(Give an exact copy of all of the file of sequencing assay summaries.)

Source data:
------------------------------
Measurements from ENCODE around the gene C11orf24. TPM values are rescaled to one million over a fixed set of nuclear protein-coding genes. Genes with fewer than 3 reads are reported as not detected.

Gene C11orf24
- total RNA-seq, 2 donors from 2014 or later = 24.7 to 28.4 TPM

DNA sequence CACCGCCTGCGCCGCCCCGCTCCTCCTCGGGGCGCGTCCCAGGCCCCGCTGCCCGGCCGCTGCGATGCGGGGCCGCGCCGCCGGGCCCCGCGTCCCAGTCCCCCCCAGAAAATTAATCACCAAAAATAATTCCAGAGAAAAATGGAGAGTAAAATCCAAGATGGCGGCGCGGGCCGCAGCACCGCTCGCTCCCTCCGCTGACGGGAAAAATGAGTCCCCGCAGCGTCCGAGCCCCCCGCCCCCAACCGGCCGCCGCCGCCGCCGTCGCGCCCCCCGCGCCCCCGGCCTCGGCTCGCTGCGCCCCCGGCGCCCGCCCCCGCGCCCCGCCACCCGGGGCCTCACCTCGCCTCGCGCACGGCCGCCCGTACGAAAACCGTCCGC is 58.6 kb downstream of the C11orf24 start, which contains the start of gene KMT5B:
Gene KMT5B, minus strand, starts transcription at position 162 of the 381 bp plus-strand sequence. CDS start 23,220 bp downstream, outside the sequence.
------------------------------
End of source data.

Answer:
Measurements from ENCODE around the gene C11orf24. TPM values are rescaled to one million over a fixed set of nuclear protein-coding genes. Genes with fewer than 3 reads are reported as not detected.

Gene C11orf24
- total RNA-seq, 2 donors from 2014 or later = 24.7 to 28.4 TPM

DNA sequence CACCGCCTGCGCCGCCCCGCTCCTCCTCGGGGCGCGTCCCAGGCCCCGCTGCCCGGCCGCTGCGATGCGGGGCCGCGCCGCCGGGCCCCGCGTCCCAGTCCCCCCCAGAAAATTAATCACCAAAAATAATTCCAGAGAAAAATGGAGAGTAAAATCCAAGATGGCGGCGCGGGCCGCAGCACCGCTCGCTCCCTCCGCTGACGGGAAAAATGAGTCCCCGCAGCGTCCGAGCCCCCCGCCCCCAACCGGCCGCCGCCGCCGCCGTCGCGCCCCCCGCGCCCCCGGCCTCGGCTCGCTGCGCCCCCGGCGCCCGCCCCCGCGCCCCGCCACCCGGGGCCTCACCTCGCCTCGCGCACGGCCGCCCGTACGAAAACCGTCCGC is 58.6 kb downstream of the C11orf24 start, which contains the start of gene KMT5B:
Gene KMT5B, minus strand, starts transcription at position 162 of the 381 bp plus-strand sequence. CDS start 23,220 bp downstream, outside the sequence.